We arrived to Machu Picchu as do most people, by train to Aguas Calientes and then a shuttle bus from town up the switchbacks. The bus leaves you not far from the entrance gate of Machu Picchu and right in front of the hotel we stayed at. You can walk up to Machu Picchu from Aguas Calientes and I saw more people than I expected doing so. The shuttle bus only costs $19US for a return ticket and it takes about 30 minutes.
Some things aren't as impressive when you see them in person, like Manneken Pis or Camelot (it's only a model), but Machu Picchu certainly impresses. The Spanish did not destroy this Inca site, only the jungle and that left all the pieces behind, just not in their proper places. Whereas all the other Inca sites we had already seen had been broken up and taken away for Cathedrals or homes.
Machu Picchu is split up into sections, an Urban section and an agricultural section.
When you first arrive most folks are taken to the terrace below the Guardhouse where you can get sweeping views of the whole site like these. The city wall and dry moat in the foreground separated the urban and agricultural sections.
The Urban section is broken down into groups of buildings called Conjuntos. From the quality of the stonework you can tell how important the dwellers/user of the structures would have been.
A collection of photos from the Eastern Urban section, these structures are more rustic, though there are some well made walls of course facing the rich part of town.
The Inca brought in water from a spring through a small canal 2500 feet long and delivered it to 16 fountains.
Intipunku, The Sun Gate
If you look close you can see the Sun Gate in the notch in the photo below.
After returning to the hotel and having breakfast we had time to go back to Machu Picchu one last time, but we had tired of all the steps and decided to spend some time in Aguas Calientes. After cruising the souvenir stands for awhile we waited for the train and caught the Peru Rail Vistadome 204 train at 1:37PM back to Ollantaytambo. From there we were driven back to Cusco.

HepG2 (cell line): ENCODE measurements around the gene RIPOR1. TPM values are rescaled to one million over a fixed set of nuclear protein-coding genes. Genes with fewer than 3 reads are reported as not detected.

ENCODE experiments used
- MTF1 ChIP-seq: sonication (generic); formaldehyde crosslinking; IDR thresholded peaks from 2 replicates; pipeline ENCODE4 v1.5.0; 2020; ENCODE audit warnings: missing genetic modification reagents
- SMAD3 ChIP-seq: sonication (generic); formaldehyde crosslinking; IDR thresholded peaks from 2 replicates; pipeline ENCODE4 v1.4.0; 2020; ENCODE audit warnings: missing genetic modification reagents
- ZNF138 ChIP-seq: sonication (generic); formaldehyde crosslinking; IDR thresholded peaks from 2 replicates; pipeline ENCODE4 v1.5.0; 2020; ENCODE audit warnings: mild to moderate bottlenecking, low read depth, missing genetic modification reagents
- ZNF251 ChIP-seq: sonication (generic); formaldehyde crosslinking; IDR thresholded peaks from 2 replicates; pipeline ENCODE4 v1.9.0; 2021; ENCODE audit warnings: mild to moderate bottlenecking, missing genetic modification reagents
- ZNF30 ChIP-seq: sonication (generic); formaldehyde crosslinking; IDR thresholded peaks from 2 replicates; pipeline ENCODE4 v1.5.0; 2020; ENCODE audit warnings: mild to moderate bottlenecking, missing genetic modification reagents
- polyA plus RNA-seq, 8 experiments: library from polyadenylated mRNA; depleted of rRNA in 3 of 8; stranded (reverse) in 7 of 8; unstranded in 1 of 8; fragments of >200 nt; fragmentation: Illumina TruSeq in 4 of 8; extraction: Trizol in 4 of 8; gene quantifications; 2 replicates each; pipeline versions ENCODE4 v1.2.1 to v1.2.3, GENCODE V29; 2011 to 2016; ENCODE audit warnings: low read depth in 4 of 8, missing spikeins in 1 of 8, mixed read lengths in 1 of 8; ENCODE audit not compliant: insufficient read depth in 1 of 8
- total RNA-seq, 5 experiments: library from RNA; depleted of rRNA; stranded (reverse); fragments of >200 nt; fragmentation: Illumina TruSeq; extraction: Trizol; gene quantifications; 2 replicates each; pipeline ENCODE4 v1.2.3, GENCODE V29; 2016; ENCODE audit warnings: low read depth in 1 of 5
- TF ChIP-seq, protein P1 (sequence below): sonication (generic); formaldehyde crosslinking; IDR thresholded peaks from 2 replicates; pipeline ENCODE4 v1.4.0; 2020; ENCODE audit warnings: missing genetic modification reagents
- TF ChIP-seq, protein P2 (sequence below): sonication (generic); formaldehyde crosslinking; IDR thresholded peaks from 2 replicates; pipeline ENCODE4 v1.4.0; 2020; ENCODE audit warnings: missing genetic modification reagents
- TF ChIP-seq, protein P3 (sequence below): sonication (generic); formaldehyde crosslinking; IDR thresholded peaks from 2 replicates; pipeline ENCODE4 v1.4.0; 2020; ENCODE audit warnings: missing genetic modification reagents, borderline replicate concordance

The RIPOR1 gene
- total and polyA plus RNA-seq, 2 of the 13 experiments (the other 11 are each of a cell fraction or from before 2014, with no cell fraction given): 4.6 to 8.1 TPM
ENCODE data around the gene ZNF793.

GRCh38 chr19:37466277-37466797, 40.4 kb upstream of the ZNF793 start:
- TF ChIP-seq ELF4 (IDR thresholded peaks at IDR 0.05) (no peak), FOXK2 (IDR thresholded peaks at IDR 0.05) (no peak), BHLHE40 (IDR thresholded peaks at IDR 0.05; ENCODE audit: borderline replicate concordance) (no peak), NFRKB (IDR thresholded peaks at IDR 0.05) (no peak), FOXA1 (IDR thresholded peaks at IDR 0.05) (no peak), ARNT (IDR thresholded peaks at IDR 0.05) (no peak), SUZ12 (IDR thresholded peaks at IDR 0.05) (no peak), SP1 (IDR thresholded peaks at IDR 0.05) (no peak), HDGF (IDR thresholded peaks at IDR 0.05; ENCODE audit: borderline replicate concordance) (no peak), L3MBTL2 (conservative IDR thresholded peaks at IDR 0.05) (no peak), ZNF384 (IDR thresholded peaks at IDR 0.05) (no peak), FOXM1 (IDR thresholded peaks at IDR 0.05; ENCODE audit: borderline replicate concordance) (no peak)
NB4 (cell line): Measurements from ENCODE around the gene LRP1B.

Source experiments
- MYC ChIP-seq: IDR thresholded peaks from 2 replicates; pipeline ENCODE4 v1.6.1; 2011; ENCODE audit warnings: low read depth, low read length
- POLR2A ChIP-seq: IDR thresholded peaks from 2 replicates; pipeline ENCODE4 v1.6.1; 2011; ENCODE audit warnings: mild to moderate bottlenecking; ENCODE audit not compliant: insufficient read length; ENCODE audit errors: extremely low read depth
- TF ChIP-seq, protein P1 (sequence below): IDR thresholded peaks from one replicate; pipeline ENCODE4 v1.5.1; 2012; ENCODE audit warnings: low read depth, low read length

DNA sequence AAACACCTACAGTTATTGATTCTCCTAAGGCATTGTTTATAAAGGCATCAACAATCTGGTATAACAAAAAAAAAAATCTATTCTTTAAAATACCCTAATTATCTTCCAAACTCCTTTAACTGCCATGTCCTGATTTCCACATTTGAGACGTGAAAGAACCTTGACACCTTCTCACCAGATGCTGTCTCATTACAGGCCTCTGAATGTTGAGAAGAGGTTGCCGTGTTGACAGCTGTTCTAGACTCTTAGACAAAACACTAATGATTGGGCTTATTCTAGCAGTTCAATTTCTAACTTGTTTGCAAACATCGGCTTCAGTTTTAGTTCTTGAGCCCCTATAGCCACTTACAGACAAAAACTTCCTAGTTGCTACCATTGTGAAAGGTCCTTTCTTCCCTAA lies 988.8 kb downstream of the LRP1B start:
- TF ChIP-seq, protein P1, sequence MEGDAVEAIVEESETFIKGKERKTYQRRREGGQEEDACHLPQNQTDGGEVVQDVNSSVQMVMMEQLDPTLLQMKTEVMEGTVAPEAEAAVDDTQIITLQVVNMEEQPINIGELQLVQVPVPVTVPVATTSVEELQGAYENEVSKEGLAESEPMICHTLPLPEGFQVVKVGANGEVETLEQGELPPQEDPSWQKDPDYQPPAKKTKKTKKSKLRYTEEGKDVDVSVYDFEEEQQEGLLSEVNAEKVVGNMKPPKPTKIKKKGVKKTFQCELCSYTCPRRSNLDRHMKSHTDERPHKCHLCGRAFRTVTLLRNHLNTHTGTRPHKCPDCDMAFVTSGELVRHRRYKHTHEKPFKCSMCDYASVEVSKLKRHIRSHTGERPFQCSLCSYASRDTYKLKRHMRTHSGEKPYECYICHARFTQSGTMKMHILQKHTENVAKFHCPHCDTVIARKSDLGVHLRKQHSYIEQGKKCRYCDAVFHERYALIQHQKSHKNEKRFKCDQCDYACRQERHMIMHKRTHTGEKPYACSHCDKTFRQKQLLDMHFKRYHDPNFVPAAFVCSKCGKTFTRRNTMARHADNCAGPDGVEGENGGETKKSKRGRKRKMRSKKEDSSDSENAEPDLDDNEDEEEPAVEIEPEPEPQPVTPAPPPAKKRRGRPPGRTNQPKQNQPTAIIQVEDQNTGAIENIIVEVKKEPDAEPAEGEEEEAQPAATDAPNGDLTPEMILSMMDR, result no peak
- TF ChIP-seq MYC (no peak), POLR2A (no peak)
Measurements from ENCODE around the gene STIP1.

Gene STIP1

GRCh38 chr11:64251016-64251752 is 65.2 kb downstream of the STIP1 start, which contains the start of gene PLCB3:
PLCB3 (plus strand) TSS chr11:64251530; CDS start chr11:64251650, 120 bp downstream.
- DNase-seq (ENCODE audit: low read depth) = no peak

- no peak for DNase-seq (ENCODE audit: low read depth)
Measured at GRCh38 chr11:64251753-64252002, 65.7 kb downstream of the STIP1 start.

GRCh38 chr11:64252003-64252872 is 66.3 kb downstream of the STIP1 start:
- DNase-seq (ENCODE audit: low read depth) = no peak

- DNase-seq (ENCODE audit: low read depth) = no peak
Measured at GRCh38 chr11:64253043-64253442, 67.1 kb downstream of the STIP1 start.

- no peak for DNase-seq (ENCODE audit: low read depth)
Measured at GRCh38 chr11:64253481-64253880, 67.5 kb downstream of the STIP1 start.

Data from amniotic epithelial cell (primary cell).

Sunday, July 12, 2015
Our Delfin II Amazon Cruise was scheduled to depart from Nauta an hour and a half drive from Iquitos, but the exceedingly high water level changed our embarkation point to be Iquitos itself.
We landed in Iquitos early evening and had to wait on the plane about 20 minutes for the rains to subside before we could exit the plane and run across the tarmac in the heavy drizzle to the Airport Terminal. We were met by the team from the Delfin II and after all the luggage turned up we were driven down to the dock. The trip took about 30 minutes and the traffic was made up of mainly TukTuks, those 3 wheeled conveyances, it seemed like chaos. I felt like we were on The Amazing Race, the day had been a holiday and there were still celebrations going on and some roads were closed. Once at the dock we were taken across to the Delfin II by the skiffs, had a welcome drink, a short briefing and had a late dinner. That evening sleep was constantly interrupted by the boat hitting some submerged object, the engines being cut and then the whole process starting all over again as we headed up the Amazon River. The total elevation change of the Amazon from Iquitos to the mouth is not very great. The web says "the elevational gradient of the Amazon is very low. Iquitos, Peru is some 3,600 km (2,250 miles) from the Atlantic, yet the river-level at low-water season is only about 100 m (a bit more than 300') above sea-level" So says Project Amazonas.
The next morning we were told we would be approaching the beginning of the Amazon proper at 10AM, where the Rio Ucayali and Rio Marañón meet. It wasn't that impressive of a sight, but we were given a drink to celebrate and the main guide made a Toast "Arriba, abajo, al centro, pa' dentro" The glass held up, then out front, then down and then you drank. In my head I was saying "Eins, zwei, drei, g'suffa".
Some photos of The Delfin II
Each day we had a morning and an afternoon skiff ride exploring side channels, temporary lakes and small rivers. While the Delfin II was on the move, the skiffs where held out of the water. I was told that the 3 skiffs each used 35 gallons of gasoline over the course of our 5 day cruise.
These are some of the watercraft we passed on our cruise.
Here are some riverside views
We also visited Puerto Miguel, a fairly large village which had a shop where local women sold handicrafts. All the tourists show up there.